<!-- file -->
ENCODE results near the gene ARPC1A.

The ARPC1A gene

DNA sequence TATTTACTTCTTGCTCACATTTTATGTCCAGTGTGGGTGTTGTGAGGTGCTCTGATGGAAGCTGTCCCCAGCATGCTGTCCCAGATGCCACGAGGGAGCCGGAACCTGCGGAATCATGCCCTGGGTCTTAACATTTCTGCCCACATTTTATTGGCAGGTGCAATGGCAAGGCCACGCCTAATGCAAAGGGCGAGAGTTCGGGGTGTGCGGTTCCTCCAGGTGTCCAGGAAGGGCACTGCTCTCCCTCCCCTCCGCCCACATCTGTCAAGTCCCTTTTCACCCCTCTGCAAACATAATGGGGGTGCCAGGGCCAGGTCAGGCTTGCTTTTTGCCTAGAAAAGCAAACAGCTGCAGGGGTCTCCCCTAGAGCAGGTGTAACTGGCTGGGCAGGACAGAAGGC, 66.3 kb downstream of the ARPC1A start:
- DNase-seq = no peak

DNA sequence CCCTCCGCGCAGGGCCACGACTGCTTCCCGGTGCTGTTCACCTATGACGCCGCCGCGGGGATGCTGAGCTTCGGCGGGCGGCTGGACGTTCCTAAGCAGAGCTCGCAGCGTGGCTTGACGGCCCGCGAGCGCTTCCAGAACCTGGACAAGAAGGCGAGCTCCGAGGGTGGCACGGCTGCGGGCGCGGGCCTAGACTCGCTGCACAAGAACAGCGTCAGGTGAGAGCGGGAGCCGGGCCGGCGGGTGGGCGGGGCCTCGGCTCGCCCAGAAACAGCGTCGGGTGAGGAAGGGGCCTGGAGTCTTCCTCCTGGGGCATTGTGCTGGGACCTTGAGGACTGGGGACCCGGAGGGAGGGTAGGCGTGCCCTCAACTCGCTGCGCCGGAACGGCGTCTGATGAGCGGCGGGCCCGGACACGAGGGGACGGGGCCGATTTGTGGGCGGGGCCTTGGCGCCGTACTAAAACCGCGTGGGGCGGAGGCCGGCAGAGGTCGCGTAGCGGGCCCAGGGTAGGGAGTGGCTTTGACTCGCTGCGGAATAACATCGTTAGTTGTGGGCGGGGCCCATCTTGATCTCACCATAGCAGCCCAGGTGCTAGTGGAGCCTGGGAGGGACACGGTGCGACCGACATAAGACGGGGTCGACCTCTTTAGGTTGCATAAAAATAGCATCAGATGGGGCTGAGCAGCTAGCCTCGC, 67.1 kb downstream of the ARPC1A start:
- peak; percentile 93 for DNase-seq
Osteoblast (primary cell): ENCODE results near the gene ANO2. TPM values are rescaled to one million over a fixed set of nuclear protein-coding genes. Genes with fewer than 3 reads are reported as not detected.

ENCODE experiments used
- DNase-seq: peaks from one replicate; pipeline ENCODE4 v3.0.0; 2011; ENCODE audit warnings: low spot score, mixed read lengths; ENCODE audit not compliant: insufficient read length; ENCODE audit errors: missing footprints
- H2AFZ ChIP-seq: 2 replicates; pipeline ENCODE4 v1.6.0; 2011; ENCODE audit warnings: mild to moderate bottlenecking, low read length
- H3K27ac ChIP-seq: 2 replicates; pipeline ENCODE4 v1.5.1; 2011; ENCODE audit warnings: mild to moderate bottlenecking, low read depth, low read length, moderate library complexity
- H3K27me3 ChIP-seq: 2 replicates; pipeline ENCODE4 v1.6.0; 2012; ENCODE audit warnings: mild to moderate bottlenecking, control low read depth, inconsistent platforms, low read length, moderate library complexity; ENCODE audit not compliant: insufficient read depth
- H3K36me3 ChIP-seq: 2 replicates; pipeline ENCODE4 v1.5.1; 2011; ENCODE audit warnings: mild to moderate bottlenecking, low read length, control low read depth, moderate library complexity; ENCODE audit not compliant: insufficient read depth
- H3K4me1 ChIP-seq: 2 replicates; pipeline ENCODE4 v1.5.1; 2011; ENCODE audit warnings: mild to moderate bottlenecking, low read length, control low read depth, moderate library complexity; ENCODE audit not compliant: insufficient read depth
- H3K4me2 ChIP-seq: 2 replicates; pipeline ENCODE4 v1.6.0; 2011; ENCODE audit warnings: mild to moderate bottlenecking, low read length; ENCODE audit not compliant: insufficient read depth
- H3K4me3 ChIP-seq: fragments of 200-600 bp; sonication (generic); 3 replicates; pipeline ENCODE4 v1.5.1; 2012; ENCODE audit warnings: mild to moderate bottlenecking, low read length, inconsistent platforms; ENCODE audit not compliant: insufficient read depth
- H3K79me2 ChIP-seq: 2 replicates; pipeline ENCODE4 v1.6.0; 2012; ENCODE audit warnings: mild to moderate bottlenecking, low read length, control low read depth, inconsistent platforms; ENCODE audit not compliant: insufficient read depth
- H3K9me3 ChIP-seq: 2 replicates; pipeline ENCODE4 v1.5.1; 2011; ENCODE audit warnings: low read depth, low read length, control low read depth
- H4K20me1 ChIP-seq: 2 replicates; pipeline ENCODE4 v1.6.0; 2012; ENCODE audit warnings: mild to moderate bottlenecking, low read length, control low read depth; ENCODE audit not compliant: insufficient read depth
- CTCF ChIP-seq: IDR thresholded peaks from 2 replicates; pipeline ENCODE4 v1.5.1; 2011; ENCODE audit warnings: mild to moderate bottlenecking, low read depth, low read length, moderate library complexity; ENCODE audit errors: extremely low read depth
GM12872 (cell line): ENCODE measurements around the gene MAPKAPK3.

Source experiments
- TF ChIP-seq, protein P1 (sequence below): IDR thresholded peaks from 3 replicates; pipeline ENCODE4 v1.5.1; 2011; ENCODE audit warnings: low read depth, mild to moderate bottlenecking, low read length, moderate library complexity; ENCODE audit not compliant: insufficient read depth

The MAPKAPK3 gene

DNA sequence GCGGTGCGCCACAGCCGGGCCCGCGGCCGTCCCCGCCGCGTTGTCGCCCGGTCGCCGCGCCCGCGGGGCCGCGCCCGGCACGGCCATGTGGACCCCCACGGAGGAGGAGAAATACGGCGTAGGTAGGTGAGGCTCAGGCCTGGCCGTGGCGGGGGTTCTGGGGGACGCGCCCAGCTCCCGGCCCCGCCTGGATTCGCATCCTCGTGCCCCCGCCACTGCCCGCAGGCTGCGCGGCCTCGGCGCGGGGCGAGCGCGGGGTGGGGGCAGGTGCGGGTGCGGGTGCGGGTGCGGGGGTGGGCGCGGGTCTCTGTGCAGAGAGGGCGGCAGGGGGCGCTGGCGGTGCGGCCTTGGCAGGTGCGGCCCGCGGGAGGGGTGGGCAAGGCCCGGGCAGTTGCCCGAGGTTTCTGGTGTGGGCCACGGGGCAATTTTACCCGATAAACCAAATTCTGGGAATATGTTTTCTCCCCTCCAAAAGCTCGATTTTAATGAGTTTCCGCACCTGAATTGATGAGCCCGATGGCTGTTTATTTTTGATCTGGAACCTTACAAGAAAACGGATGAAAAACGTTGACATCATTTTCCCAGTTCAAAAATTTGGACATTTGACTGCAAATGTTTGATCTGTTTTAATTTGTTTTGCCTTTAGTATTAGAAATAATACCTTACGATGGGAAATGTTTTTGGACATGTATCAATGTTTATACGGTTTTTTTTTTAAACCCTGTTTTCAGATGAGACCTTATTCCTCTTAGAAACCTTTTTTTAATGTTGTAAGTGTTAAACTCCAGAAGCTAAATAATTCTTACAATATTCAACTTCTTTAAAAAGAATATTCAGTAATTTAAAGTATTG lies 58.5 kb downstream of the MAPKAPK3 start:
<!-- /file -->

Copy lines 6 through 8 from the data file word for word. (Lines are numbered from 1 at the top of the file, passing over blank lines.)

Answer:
- peak; percentile 93 for DNase-seq
Osteoblast (primary cell): ENCODE results near the gene ANO2. TPM values are rescaled to one million over a fixed set of nuclear protein-coding genes. Genes with fewer than 3 reads are reported as not detected.

ENCODE experiments used